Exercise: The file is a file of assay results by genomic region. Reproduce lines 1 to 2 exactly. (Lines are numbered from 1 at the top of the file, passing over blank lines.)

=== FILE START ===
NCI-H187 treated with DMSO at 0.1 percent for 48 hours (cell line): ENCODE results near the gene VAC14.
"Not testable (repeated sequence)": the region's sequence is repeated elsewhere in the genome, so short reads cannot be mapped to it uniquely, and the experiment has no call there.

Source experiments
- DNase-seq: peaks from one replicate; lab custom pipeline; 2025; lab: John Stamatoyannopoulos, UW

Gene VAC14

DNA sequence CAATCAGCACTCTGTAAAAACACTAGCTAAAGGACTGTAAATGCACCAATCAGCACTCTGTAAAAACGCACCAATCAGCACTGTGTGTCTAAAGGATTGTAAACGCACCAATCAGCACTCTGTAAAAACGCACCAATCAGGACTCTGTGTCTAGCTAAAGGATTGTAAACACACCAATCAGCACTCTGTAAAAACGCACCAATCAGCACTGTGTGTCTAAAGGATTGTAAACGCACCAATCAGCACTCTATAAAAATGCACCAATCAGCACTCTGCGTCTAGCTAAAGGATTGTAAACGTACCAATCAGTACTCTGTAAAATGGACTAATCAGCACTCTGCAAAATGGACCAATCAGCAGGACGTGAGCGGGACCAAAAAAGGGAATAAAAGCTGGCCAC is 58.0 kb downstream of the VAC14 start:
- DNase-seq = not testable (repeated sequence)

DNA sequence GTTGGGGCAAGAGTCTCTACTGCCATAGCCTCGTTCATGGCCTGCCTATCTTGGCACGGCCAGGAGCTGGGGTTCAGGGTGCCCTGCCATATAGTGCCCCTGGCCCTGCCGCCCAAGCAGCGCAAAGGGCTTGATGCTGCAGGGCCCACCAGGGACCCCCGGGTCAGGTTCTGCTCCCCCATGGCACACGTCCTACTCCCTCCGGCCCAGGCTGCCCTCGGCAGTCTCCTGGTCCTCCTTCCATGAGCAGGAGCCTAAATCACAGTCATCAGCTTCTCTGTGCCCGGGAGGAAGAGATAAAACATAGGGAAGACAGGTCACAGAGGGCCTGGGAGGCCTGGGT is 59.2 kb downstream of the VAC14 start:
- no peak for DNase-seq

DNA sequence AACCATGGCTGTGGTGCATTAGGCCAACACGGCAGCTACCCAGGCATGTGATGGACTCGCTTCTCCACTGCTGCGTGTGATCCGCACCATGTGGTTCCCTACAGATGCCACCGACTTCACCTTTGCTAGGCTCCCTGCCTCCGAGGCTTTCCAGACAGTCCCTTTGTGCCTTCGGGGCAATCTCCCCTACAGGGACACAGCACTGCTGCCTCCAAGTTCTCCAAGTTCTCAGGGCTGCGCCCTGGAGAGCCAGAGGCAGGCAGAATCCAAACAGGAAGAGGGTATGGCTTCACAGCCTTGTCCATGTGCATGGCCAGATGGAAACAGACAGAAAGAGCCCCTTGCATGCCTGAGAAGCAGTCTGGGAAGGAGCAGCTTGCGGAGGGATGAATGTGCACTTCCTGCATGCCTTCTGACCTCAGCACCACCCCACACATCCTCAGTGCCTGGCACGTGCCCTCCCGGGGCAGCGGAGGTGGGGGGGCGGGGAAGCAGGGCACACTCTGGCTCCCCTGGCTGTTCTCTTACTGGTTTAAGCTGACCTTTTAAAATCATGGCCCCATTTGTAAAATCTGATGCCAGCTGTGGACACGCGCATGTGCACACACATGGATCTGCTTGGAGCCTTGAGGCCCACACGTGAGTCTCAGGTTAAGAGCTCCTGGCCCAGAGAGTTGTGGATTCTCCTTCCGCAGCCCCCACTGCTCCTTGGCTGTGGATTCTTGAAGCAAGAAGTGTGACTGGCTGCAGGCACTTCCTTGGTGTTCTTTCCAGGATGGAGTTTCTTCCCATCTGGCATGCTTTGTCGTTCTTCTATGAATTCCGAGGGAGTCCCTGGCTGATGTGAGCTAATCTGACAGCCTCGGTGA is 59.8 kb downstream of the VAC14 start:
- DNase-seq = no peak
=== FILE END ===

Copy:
NCI-H187 treated with DMSO at 0.1 percent for 48 hours (cell line): ENCODE results near the gene VAC14.
"Not testable (repeated sequence)": the region's sequence is repeated elsewhere in the genome, so short reads cannot be mapped to it uniquely, and the experiment has no call there.